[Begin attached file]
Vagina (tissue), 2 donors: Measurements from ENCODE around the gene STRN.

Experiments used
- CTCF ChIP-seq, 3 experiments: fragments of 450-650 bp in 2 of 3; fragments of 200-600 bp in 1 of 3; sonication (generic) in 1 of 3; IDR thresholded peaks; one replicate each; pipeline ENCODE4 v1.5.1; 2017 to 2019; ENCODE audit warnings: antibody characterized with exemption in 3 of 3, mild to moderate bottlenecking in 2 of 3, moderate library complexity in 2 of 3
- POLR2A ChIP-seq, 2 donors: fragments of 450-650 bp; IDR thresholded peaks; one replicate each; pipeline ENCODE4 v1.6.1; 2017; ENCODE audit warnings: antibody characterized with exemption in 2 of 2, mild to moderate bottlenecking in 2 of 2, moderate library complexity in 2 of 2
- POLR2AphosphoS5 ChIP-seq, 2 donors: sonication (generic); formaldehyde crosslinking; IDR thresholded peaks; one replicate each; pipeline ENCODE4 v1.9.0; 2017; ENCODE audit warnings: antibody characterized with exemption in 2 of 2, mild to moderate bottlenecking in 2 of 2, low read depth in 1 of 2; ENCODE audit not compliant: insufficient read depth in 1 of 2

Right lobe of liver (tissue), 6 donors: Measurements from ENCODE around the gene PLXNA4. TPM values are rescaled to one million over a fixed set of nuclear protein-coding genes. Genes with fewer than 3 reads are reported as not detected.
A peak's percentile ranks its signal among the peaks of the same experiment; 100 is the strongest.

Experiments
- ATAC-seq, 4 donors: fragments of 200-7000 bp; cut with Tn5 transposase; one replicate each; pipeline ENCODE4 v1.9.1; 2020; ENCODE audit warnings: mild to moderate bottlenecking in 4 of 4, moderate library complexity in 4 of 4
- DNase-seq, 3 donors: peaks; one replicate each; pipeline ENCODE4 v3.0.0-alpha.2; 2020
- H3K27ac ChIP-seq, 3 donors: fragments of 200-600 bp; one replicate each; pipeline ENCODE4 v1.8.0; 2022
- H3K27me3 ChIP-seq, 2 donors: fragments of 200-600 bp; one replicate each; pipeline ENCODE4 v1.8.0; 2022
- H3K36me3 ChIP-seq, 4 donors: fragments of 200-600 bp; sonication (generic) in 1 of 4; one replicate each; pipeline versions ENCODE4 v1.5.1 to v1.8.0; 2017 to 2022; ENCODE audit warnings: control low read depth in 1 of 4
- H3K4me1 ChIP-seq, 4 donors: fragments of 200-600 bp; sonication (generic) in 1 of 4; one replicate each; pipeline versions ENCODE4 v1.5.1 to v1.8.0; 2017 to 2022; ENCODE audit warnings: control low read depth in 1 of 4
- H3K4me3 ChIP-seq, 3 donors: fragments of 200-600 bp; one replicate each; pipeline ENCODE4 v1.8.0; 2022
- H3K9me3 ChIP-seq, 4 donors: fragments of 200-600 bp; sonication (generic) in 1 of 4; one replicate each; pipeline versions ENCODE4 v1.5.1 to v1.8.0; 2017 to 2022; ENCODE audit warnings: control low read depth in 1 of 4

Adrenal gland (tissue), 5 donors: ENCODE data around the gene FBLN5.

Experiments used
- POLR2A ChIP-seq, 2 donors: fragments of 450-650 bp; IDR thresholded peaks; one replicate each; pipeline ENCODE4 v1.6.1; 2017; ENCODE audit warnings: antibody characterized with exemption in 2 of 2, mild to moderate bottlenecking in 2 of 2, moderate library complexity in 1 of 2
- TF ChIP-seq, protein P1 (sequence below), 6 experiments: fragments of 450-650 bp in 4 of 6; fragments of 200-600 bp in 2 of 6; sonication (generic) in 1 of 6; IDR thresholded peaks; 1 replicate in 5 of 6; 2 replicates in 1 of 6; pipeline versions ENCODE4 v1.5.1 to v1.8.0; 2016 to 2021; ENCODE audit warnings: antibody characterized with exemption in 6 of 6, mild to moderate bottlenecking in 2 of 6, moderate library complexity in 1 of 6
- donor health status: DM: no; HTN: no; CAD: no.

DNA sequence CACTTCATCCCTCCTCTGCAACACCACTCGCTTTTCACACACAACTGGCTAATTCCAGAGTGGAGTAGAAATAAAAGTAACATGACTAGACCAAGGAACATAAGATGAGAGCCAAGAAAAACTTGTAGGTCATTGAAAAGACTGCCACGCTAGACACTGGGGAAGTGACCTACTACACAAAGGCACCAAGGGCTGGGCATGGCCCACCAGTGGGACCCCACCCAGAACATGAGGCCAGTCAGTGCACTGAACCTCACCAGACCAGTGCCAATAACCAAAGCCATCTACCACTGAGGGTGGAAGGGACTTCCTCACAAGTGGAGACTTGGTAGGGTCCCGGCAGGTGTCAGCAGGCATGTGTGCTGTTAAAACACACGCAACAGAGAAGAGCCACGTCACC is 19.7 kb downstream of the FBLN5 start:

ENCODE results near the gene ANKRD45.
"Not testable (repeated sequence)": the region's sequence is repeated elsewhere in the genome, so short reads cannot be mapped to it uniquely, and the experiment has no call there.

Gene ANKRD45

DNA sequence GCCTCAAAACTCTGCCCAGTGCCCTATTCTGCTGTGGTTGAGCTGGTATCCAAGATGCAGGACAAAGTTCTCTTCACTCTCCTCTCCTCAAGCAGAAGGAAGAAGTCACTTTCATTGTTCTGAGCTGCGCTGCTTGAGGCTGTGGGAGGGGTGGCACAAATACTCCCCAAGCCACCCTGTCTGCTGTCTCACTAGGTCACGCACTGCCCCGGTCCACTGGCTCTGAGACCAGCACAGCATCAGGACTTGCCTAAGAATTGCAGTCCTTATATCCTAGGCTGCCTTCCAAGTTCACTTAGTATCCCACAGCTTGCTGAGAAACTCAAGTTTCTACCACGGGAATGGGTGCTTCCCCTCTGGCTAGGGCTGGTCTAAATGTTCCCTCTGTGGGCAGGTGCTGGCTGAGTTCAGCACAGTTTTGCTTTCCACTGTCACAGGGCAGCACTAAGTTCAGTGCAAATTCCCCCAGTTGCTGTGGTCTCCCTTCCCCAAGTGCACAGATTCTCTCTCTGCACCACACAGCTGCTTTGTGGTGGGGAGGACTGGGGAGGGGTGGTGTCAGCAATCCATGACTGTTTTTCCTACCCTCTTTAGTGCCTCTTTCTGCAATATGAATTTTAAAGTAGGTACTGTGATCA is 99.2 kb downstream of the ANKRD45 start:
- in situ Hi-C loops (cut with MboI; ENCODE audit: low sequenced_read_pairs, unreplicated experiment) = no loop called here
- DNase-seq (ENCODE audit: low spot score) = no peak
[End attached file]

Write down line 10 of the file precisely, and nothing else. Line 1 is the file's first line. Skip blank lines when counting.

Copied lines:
- DNase-seq, 3 donors: peaks; one replicate each; pipeline ENCODE4 v3.0.0-alpha.2; 2020